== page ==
Platform Capitalism and Digital Practices of Commemoration

Tomasz Łysak (University of Warsaw)

Taking the concept of "platform capitalism" (Srnicek) as a point of departure, I identify the ecosystems in which new actors in Holocaust commemoration are competing for attention, honing their creative skills in the area of visual images and the application of algorithms as well as conveying history lessons to new audiences. I argue for a need to combine interest in the production and promotion of digital content with wider trends in contemporary forms of capitalism as the ecosystem of commemoration. I will analyze the usefulness of different digital platforms in commemoration. This usefulness is defined by factors such as the ease of finding content, the relevance of the content found, and the gap between specialized sites and more general ones--all of which will inform future studies in the field. For this presentation, I will discuss two platforms: YouTube as the most popular video sharing site in the world at the moment and Flickr as a dethroned king of attaining visibility for aspiring photographers. My main goal is to demonstrate how rank-and-file users of the internet (as opposed to relatives of the survivors or professionals working in the field of commemoration) strive to turn their visits to the Auschwitz-Birkenau Museum into an opportunity to try their hand at commemoration and boost their visibility online.

In order to carry out research on these platforms, one has to gain a level of familiarity with their respective business models, interfaces, user cultures, and user experience (either by creating a profile and uploading content or by observing the activity and interactions of other users). Therefore, any search for academic literature on digital platforms and their suitability as a vehicle of cultural memory should occur while familiarizing oneself with their modus operandi. The research method applied herein is based on Kozinets's netnography and aggregates the available data in order to study the efforts to represent the former concentration camp and/or to elevate one's status as a content creator by travlling to a world-famous historical site. The question remains: is this shift in commemorative practices a welcome change in the sphere of public memory?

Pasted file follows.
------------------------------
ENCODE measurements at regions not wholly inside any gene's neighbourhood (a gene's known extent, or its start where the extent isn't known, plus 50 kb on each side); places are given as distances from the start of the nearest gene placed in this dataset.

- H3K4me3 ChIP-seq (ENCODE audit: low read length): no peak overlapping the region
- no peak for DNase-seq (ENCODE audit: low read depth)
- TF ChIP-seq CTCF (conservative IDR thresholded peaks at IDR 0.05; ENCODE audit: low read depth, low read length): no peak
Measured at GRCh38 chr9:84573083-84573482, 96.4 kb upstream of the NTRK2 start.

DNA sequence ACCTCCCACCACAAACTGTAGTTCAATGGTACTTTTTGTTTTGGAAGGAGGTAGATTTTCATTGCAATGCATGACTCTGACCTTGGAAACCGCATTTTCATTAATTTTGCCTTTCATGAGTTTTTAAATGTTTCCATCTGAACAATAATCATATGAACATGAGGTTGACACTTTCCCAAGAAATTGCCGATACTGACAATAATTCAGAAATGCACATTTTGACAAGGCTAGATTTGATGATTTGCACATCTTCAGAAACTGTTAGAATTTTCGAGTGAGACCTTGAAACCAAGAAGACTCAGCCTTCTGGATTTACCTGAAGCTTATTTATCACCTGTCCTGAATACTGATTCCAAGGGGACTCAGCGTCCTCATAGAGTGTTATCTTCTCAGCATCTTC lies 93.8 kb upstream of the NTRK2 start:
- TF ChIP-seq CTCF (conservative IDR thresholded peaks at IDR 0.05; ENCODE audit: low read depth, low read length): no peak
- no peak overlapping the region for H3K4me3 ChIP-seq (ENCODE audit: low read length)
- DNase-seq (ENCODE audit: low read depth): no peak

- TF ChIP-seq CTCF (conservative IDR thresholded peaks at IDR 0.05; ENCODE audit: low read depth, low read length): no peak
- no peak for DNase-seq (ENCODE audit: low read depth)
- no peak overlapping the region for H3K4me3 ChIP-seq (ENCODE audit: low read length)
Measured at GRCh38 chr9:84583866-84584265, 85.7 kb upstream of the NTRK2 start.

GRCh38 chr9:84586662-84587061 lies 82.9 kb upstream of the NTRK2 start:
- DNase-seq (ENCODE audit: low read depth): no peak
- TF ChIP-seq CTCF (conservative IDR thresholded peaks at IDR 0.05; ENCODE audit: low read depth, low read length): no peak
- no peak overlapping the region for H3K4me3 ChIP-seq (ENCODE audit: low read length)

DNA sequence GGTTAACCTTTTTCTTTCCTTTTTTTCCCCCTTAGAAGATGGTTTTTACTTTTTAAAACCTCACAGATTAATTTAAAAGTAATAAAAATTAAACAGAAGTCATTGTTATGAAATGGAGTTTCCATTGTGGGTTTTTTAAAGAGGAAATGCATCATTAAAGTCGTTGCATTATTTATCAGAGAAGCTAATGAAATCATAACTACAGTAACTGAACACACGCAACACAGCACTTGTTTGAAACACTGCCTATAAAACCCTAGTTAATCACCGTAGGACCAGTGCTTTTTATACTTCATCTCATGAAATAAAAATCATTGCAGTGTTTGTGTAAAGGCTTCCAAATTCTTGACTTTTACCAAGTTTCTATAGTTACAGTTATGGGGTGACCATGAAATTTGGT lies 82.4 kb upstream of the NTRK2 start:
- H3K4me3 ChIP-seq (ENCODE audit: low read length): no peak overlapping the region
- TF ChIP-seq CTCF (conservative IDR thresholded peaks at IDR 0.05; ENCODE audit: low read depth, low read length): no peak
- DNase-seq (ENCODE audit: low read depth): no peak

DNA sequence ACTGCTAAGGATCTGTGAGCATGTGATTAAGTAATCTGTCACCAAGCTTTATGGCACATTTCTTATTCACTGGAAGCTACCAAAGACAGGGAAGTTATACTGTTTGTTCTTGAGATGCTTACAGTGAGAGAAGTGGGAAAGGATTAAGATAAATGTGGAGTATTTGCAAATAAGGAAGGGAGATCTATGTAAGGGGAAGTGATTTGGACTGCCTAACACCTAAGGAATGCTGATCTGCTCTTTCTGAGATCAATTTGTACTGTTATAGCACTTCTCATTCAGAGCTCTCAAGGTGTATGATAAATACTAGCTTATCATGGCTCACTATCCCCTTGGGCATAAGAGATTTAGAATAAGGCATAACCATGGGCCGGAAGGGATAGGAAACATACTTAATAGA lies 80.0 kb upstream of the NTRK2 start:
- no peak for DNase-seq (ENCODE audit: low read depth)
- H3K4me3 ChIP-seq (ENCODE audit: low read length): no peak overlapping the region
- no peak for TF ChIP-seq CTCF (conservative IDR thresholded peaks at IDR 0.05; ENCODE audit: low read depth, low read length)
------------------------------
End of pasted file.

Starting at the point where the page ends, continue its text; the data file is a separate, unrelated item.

TripAdvisor Reviews of Holocaust Museums in Belarus and Poland: A Data-Driven Cultural Sociology Approach

Ilya Sulzhytski (University of Greifswald | European Humanities University)

In the three decades after the end of the Soviet Union, the memory of the Holocaust finally became an object of separate study, public attention, and commemoration in Eastern Europe. While Holocaust memory, unquestionably, laid the foundation for a common European memory framework, it was almost absent in the memory cultures of the region. Being occupied with the (re)construction of national narratives and traumas, the "new" Eastern European nations (such as Belarus and Poland) only slowly begin to acknowledge the specific role and fate of their perished Jewish neighbors.

To understand the current trends of digitalization of Holocaust memory, recent publications emphasize the possibilities of using machine learning and social media analysis. However, existing research has neither a clear regional focus (for example, on the digital memory of the Holocaust in Eastern Europe) nor the comparative perspective or specific cultural contextualization and historicization that my study will add. In contrast to the traditional historical or cultural analysis of the memory politics in these countries, in general and Holocaust memory, in particular, my sociological study will combine the tools of Digital Humanities and Data Science. The project aims at the comparative analysis of preservation, representation, and transmission of  Holocaust memory at Belarusian and Polish Holocaust museums, using a comparative cultural sociology approach and modern computer technologies for analyzing TripAdvisor review data.

Combining natural language processing (thematic modelling, sentiment analysis) methods and a cultural sociology approach to memory studies allowsed me to identify and visualize the major themes and categories that emerge from the Belarusian and Polish sites of memory. I determined the main meaning-structures (e.g., "sacred pure" vs. "profane") and semantic networks within which the sites of memory are interpreted and represented in the respective national memorial discourse: themes, concepts, actors, affective regimes, and emotional markers.

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